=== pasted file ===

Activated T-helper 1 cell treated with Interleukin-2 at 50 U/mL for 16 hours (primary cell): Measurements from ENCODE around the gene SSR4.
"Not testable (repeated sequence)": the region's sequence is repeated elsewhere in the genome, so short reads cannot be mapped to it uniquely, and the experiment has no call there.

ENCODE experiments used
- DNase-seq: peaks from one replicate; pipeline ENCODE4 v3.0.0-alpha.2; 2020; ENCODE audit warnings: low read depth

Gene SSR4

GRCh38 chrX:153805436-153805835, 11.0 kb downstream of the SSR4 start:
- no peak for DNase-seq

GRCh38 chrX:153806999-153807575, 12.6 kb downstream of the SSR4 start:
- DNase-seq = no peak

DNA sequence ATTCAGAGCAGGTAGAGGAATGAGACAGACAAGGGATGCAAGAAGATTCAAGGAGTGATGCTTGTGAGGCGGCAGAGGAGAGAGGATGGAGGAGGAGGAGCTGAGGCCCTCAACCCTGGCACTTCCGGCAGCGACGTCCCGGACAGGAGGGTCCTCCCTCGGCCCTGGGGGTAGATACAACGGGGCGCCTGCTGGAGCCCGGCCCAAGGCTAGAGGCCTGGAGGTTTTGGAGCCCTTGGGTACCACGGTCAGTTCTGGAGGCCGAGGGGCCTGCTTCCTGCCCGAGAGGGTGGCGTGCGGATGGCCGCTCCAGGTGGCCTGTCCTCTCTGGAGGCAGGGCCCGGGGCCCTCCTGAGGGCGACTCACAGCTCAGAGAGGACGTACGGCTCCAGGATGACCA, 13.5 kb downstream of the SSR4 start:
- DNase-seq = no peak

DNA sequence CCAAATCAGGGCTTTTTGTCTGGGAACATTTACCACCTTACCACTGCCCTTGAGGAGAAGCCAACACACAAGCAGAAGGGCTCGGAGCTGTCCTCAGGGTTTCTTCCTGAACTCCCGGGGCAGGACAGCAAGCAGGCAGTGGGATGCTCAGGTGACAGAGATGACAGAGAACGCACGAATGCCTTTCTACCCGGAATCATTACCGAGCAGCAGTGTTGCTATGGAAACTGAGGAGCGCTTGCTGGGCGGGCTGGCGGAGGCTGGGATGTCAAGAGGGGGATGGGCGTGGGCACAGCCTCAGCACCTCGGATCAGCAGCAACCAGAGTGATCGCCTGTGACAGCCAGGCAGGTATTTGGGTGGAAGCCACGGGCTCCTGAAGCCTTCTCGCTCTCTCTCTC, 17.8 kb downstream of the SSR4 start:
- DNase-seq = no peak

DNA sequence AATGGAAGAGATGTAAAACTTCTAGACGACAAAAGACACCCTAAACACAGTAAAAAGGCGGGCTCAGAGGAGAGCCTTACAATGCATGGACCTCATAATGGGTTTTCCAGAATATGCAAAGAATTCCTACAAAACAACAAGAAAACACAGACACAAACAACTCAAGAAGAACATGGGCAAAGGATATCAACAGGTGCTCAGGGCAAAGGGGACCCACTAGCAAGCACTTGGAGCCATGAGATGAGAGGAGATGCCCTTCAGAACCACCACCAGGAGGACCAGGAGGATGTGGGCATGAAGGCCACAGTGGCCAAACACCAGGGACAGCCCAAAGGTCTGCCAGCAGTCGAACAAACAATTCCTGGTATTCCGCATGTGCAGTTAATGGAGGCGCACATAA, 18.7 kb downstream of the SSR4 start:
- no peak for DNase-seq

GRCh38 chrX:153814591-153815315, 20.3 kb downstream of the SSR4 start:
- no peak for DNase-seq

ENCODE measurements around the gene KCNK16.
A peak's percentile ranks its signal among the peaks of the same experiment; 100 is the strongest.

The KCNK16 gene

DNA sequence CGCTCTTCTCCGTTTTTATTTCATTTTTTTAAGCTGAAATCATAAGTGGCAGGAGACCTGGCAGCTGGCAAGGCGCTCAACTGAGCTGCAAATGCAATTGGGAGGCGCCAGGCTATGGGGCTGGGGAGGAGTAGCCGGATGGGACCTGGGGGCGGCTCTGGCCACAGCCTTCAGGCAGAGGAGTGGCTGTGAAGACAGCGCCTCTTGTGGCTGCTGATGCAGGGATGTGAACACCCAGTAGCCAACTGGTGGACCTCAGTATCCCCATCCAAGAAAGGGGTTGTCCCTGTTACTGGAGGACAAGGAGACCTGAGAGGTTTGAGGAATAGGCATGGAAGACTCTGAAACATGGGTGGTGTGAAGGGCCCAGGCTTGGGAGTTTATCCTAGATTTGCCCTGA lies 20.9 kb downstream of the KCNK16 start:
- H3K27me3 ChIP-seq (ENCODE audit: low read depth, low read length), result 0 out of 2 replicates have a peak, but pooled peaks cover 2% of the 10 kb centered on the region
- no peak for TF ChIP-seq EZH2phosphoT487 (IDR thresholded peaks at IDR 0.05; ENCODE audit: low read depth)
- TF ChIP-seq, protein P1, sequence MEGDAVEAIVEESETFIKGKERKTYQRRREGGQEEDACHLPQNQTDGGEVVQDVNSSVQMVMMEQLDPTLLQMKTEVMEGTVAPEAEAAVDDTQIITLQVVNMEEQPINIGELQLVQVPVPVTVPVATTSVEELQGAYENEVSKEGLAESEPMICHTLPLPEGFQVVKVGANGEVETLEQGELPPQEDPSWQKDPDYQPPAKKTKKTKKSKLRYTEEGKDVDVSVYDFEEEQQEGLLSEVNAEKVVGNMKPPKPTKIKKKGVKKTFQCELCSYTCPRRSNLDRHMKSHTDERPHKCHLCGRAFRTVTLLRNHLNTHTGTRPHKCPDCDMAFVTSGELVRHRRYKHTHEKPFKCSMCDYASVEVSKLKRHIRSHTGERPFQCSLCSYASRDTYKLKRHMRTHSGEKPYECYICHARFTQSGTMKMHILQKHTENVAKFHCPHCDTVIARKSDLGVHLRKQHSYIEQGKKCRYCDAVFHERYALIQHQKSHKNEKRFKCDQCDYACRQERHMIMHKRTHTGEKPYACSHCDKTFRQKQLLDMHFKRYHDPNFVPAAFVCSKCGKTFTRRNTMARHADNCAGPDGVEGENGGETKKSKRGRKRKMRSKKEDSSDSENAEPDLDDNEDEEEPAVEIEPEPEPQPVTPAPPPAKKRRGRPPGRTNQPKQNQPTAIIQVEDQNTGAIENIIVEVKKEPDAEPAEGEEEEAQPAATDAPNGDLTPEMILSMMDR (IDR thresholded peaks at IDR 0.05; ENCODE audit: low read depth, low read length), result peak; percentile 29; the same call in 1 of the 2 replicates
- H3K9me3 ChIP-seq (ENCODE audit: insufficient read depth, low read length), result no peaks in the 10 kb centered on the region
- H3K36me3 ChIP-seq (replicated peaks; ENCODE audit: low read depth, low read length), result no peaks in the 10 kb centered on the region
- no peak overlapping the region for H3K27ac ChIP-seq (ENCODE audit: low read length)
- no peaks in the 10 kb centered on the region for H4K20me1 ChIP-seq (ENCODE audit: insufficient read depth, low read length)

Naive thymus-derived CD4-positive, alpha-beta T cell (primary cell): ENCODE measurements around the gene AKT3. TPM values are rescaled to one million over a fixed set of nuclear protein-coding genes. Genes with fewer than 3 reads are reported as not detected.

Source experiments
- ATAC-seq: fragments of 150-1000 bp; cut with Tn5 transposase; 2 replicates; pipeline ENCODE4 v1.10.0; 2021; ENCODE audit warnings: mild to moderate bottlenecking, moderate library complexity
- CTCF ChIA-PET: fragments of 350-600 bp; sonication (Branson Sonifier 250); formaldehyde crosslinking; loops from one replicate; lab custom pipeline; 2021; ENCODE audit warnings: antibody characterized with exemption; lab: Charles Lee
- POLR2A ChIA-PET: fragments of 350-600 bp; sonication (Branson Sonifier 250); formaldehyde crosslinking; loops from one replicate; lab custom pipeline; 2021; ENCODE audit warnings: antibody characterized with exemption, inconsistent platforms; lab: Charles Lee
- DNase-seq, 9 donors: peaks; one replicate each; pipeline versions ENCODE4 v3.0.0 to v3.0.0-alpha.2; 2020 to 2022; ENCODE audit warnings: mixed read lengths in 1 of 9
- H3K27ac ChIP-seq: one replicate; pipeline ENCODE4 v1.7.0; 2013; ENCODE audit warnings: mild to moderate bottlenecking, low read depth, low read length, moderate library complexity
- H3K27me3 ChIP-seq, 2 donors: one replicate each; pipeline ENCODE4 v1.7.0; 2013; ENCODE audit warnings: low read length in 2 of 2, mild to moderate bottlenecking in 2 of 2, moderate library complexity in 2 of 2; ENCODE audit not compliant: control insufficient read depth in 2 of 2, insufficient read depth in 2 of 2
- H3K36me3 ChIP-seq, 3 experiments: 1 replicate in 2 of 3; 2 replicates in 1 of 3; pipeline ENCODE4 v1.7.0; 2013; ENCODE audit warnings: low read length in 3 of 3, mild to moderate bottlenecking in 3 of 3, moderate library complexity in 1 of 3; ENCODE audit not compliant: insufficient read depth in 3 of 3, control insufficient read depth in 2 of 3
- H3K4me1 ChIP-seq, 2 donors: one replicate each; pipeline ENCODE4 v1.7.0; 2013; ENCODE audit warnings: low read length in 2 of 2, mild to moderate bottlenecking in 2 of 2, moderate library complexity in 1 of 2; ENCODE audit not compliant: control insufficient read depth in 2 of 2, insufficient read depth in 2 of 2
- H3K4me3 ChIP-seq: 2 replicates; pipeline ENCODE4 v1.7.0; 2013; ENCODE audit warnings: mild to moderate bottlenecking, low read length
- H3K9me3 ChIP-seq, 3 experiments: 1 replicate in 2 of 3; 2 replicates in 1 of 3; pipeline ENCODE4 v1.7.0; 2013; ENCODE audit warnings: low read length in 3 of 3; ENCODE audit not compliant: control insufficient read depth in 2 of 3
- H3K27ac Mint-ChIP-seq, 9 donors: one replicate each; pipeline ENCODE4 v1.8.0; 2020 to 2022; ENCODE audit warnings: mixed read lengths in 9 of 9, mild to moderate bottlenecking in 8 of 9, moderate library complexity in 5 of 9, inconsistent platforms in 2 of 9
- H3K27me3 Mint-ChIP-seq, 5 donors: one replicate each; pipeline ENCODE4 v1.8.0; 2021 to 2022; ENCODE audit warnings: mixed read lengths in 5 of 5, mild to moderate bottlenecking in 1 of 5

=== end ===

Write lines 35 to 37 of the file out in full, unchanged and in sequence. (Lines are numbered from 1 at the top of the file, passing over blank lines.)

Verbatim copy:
- H3K27ac ChIP-seq: one replicate; pipeline ENCODE4 v1.7.0; 2013; ENCODE audit warnings: mild to moderate bottlenecking, low read depth, low read length, moderate library complexity
- H3K27me3 ChIP-seq, 2 donors: one replicate each; pipeline ENCODE4 v1.7.0; 2013; ENCODE audit warnings: low read length in 2 of 2, mild to moderate bottlenecking in 2 of 2, moderate library complexity in 2 of 2; ENCODE audit not compliant: control insufficient read depth in 2 of 2, insufficient read depth in 2 of 2
- H3K36me3 ChIP-seq, 3 experiments: 1 replicate in 2 of 3; 2 replicates in 1 of 3; pipeline ENCODE4 v1.7.0; 2013; ENCODE audit warnings: low read length in 3 of 3, mild to moderate bottlenecking in 3 of 3, moderate library complexity in 1 of 3; ENCODE audit not compliant: insufficient read depth in 3 of 3, control insufficient read depth in 2 of 3